Set in New York's gay "bear" scene and taking a cue from the popular HBO franchise "Sex and the City," BearCity follows a tight-knit pack of friends experiencing comical mishaps, ...
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Kathy Najimy plays den mother to the returning cast of bears, boys and cubs, for a Bear Week bachelor party in Provincetown! Take a trip down the aisle with Roger and Tyler to one of the ... See full summary »
After a continuing losing streak that started at the altar, Roger tries to claw out of financial ruin and into the arms of Tyler. But Jay, Ty's hunky Fire Chief partner is not letting that ... See full summary »
Lauryn Alisa McClain
Pedro, a gay man with an active social life and big circle of friends, takes in his nephew Bernardo for a couple weeks. When it appears as though it might become a permanent arrangement, ... See full summary »
José Luis García Pérez,
Set in New York's gay "bear" scene and taking a cue from the popular HBO franchise "Sex and the City," BearCity follows a tight-knit pack of friends experiencing comical mishaps, emotionally sweet yet lusty romantic encounters and a cast of colorful, diverse characters as they gear up for a big party weekend. Written by
Sweet, Flawed, Charming - Could Have Been So Much Better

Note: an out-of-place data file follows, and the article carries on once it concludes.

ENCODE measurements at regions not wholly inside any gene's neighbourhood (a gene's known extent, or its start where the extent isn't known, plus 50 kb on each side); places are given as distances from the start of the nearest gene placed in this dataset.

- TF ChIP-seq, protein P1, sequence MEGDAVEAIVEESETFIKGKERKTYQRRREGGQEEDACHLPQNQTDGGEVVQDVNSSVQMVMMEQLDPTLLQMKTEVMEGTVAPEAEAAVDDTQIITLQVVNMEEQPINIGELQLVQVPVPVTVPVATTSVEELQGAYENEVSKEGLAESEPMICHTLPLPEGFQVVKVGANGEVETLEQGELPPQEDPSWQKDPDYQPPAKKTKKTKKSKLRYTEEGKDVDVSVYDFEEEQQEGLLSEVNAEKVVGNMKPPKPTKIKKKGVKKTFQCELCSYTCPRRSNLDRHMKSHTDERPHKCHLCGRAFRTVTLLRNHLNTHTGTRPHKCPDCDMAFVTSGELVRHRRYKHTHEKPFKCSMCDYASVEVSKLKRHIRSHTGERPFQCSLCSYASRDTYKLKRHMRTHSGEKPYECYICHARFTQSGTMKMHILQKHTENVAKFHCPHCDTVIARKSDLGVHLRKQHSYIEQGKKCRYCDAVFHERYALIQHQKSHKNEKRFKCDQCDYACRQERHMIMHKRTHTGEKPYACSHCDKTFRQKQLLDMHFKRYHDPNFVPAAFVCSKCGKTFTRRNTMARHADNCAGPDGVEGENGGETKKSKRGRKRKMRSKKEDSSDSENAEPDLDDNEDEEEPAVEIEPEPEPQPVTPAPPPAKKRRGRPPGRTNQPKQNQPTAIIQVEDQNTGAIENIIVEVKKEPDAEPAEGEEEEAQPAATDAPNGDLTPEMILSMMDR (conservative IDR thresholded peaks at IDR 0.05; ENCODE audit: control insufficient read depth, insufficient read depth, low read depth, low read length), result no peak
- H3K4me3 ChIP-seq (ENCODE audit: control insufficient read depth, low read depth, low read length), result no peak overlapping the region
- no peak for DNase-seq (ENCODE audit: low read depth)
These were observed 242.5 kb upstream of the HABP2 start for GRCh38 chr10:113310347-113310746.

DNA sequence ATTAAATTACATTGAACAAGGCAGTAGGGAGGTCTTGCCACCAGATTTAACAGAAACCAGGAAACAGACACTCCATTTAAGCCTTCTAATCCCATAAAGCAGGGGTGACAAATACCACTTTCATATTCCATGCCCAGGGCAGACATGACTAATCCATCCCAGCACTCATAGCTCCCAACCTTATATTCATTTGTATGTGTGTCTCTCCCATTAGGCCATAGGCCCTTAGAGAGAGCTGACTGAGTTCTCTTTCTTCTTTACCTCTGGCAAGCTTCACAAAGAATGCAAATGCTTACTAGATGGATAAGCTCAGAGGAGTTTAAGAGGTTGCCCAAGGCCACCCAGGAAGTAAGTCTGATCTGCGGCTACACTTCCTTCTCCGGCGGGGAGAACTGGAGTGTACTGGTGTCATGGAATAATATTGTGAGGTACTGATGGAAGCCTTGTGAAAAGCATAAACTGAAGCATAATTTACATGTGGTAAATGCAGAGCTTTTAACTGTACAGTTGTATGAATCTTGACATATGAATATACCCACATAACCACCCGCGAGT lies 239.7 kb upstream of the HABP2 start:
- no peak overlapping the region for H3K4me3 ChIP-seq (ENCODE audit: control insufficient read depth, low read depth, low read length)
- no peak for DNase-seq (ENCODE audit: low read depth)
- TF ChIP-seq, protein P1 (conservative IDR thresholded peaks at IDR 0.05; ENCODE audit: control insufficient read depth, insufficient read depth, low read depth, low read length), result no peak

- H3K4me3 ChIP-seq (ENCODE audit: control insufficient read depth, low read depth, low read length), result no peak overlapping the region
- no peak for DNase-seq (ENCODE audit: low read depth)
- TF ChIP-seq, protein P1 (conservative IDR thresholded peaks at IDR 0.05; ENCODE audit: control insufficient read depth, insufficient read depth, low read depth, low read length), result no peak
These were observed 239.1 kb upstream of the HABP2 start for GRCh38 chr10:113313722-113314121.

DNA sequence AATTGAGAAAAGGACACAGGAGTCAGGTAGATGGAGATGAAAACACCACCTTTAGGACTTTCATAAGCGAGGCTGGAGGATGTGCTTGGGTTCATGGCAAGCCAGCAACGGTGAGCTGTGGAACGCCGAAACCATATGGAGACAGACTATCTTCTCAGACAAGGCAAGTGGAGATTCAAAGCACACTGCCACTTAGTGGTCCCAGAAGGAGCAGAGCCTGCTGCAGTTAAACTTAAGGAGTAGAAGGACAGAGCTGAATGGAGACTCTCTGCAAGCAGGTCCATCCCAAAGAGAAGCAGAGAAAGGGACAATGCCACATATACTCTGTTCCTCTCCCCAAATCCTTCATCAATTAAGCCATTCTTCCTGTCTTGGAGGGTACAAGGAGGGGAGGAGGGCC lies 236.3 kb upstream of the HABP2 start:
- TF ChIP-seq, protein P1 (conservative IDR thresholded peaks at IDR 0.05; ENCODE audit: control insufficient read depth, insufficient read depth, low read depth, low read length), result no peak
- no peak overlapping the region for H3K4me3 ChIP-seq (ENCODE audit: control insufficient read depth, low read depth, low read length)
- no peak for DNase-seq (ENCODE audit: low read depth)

Cute with the typical amateurish qualities that make gay films of this nature either charming or painful, depending upon your sensibilities. The acting is earnest but decidedly nonprofessional. The only standout is Gregory Gunter, whose character (Michael) is utterly compelling and which Gunter plays with pathos and humor but not self-pity. Gerald McCulloch as Roger is large unwatchable, though it's hard to tell whether it's because his character is such a d***head or because the actor's own ego kept popping through. (If you watch his endless interview after in the DVD highlights, you'll see what I mean.) It's tough to make a film centered around bar culture without making it seem petty, vulgar, soul-crushing, and at least occasionally self-destructive; and it's an open question whether the directors nudged a bit to highlight those aspects or whether they were simply recording cinéma vérité. With all the sweetness that comes through in the struggles of the film's couples (complete with serious and often over-the-top drama), the film's central mystery remains what Tyler (Joe Conti) could possibly see in Roger, a smarmy, shallow, ego-bloated scene queen who not once but half a dozen times snubs Tyler to his face because Tyler isn't bear enough or muscley enough (or something enough) for the superficial, middle-class-white-boys-with-gym-memberships crowd by which Roger judges himself and his actions. Or, to put it another way, you may never understand why Tyler falls for and pursues Roger (to the extent of giving himself a makeover a move that likely guarantees the doom of any relationship) and you'll certainly find yourself asking whether he has a shred of self-esteem in his body. The fact that Roger isn't what anyone could reasonably call a bear only adds to the confusion. Personally, I'd have gone for a little less Jennifer Anniston-esque comedy and paid a little more attention to the serious and genuinely dramatic (as opposed to simply flamboyant) issues that the film skates over like thin ice before turning safely back to shore: self-esteem issues among big men and the difficulty of cultivating and maintaining a positive body image in a gay "culture" ruled by gym Nazis and diet maniacs; the painful issue that's raised in the Michael-Carlos couple when Michael considers getting lap-band surgery (is he going to wind up so thin that Carlos won't be attracted to him anymore?); the double "coming out" required of non-bears who are attracted to men who are hairy and/or fat and/or older than they are and who face ridicule for their desires; and the uneasy co-existence of working-class bears and their middle- to upper-class counterparts who wear similar drag and occupy the same physical spaces in which "bear culture" is practiced but who, arguably, are essentially antagonists. _Bear City_ seems to intend to be a coup against the slavish cultural propaganda promulgated by so many "gay" indie films, but it's more of a bitch slap than the good hard sock in the jaw that's needed. Still, the film deserves credit for its beau geste and for starting a conversation within a medium that tends to pretend it doesn't understand the question.
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